INCLINE VILLAGE, NEV. — Cognitive errors often contribute to failure to properly diagnose appendicitis, John Rose, M.D., said at an annual emergency medicine meeting sponsored by the University of California, Davis.
Diagnostic algorithms tend not to be very helpful for appendicitis because the clinical signs and tests are so variable. By keeping in mind common cognitive errors, unusual presentations, and the predictive value of tests, a physician may recognize an atypical case of appendicitis that would otherwise be missed, he said.
Cognitive errors—in which the physician's train of thought is dictated by an initial impression or a positive finding—include the framing effect, the freezing effect, and the availability error, said Dr. Rose of the department of emergency medicine at the university.
The framing effect involves getting an initial impression and letting it guide subsequent thought processes, rather than keeping an open mind—something that detectives are trained not to do. “Half the time when you do this, you are right, and then you get a little overconfident because you are right, and then you get burned,” he said.
The freezing effect occurs when a physician latches onto a positive finding and loses sight of the bigger picture. This occurred in the case of a 29-year-old woman who came in with right lower quadrant pain and a temperature. She had a normal pelvic exam, but an ultrasound showed an ovarian cyst. She was sent home with a diagnosis of an ovarian cyst, and later came back with a ruptured appendix. Just because a diagnostic test is positive doesn't mean it has pinpointed the cause of the patient's complaint, he cautioned.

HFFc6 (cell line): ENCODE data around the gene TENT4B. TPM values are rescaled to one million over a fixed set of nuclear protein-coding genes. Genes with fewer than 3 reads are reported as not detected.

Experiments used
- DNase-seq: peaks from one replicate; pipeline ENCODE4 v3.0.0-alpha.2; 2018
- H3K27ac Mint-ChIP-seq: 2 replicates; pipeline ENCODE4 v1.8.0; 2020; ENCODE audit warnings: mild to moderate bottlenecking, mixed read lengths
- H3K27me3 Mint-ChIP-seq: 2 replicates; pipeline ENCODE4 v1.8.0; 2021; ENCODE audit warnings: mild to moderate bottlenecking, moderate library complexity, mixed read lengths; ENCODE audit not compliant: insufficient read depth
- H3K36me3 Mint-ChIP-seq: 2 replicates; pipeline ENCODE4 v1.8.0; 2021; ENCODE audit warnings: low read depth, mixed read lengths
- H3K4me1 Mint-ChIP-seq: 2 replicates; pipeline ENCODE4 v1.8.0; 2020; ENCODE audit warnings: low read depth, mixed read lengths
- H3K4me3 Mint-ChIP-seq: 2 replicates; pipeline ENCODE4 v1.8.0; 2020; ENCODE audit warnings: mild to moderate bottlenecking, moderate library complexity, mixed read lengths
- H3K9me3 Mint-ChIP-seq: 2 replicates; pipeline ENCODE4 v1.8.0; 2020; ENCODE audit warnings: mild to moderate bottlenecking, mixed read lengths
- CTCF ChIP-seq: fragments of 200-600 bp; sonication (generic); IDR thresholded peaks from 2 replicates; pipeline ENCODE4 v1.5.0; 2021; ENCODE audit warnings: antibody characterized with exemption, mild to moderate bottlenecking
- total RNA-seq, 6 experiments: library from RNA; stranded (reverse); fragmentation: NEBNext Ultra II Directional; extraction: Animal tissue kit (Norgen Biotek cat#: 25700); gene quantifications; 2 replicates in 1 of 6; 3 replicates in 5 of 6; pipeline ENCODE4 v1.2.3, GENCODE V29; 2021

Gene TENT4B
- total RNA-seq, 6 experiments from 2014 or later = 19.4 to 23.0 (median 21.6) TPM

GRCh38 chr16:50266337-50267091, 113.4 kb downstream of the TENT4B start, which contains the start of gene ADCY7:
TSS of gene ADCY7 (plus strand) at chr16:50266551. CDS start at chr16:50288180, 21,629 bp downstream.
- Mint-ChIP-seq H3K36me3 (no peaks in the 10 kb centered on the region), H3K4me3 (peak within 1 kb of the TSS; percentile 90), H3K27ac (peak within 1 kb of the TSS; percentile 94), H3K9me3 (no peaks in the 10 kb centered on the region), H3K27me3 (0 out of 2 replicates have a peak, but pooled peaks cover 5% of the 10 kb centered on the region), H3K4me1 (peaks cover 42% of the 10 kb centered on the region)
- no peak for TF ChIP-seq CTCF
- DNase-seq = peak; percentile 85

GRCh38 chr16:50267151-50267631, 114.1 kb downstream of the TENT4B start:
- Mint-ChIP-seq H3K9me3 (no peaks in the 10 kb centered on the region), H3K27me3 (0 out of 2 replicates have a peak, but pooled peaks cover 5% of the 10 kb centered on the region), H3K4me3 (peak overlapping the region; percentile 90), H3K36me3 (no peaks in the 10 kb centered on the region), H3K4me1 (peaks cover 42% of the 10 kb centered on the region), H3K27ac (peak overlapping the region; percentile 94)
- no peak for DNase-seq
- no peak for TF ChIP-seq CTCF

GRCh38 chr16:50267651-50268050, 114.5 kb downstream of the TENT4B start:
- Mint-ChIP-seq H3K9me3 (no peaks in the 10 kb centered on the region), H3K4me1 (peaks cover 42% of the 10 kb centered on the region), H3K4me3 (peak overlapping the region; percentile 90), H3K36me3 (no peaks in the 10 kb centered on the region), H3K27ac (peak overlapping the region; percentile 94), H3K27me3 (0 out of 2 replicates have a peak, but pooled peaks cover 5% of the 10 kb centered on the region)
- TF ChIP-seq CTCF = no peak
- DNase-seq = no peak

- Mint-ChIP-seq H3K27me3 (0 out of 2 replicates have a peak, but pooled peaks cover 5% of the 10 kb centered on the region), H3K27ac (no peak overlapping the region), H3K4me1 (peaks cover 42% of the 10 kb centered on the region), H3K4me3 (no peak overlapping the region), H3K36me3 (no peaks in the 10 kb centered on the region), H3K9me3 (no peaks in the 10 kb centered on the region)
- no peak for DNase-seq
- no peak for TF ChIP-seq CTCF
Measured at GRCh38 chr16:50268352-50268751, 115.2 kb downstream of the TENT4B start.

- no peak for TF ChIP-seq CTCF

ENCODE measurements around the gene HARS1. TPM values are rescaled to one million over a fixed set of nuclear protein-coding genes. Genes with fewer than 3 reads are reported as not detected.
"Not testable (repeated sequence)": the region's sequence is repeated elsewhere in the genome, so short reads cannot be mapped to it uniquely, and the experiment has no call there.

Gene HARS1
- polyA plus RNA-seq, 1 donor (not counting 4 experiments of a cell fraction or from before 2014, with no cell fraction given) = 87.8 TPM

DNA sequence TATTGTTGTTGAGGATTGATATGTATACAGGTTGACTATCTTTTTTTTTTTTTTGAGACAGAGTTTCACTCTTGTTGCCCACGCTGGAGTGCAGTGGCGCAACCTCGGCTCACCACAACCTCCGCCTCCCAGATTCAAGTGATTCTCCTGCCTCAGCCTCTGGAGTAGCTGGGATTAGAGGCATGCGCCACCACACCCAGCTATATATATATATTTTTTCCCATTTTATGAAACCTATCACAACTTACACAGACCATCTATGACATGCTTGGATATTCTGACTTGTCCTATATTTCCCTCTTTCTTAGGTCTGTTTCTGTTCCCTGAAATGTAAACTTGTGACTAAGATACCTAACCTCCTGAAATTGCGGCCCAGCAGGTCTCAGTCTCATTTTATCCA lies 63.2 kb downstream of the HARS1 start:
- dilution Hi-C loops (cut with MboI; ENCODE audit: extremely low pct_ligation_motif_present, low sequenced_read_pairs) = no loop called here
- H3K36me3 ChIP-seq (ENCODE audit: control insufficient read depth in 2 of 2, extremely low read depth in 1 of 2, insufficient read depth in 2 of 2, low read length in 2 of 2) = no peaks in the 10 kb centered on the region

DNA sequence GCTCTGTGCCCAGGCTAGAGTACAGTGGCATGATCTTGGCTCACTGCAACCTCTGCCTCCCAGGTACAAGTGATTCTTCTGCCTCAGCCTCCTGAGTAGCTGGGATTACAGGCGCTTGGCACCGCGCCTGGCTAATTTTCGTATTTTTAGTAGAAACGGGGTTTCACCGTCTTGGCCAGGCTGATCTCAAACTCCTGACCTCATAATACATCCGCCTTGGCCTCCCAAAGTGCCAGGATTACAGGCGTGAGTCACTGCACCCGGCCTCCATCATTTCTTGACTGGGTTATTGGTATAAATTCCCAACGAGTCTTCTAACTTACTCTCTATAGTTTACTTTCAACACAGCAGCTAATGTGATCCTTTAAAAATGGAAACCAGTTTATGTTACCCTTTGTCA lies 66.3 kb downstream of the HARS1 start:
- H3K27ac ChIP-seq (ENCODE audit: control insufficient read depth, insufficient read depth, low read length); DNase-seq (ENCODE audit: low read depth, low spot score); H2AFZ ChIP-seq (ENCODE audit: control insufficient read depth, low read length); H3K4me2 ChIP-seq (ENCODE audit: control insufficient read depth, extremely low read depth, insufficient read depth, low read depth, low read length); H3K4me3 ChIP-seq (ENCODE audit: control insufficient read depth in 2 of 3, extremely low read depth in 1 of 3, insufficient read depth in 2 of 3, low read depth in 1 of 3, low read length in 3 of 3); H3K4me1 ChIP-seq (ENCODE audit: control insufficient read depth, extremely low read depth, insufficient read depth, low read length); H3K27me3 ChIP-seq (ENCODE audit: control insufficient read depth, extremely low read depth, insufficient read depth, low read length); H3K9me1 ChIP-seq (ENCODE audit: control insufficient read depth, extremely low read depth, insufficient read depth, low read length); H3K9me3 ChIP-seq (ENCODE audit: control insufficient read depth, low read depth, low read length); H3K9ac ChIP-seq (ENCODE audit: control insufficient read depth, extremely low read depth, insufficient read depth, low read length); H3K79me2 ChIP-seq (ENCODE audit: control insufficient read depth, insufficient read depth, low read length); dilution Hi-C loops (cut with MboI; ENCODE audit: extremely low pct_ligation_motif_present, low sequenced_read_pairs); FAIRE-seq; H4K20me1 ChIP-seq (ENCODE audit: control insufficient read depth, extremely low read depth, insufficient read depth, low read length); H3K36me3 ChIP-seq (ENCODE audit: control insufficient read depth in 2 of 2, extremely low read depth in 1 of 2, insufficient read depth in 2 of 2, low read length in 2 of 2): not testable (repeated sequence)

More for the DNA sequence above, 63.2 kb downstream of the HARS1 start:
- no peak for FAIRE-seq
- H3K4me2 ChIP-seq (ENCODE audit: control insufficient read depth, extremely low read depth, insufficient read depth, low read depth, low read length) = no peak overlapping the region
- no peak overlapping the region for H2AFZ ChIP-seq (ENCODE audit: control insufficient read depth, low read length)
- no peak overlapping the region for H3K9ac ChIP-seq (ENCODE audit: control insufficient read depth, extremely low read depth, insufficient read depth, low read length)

The availability error means judging a case too quickly based on how readily a diagnosis comes to mind. Dr. Rose offered the example of a 55-year-old woman who came in with gastric pain and vomiting. Her belly exam was normal, and family members had just had stomach flu. She was diagnosed with viral gastroenteritis, despite not having any diarrhea. Hers turned out to be an atypical presentation of a myocardial infarction.
Another reason that physicians may misdiagnose appendicitis is failure to appreciate unusual presentations.
The classic findings of right lower quadrant pain, abdominal rigidity, and migration of pain from the periumbilical region to the right lower quadrant occur in only about 50% of patients with appendicitis. Lower left quadrant pain is present in 7% of cases, suprapubic pain in 10%, and diarrhea in 9%. Anorexia is seen in less than half of patients, according to some series. About 25% of patients have no fever. Overall in appendicitis, the diagnostic accuracy of physicians by history and physical exam is 80%.
“Remember to think: 'Maybe that suprapubic pain isn't a UTI. Maybe it's an appendix,'” Dr. Rose advised. “Remember to think outside the box.”
Another factor that contributes to missed diagnosis of appendicitis is relying too much on tests with little predictive value, notably the WBC count.
The “likelihood ratio,” which represents a combination of sensitivity and specificity, is thought to be a more intuitive way of expressing a test's predictive value. It indicates the likelihood that a given result would be expected in a patient with the disorder, compared with the likelihood the result would be expected in a patient without the disorder.
Likelihood ratios of 1 or 2 mean a test is not very good.
In appendicitis, the white cell count has a likelihood ratio of 1–2 because only 80% of appendicitis patients have an elevated white cell count—as do 70% of patients with other reasons for their abdominal pain, Dr. Rose said.
Plain x-ray and ultrasound studies also have low likelihood ratios, but CT has a high ratio. Focused helical CT with contrast has a positive likelihood ratio of 49, but even without contrast, it has a high ratio of 29, he said.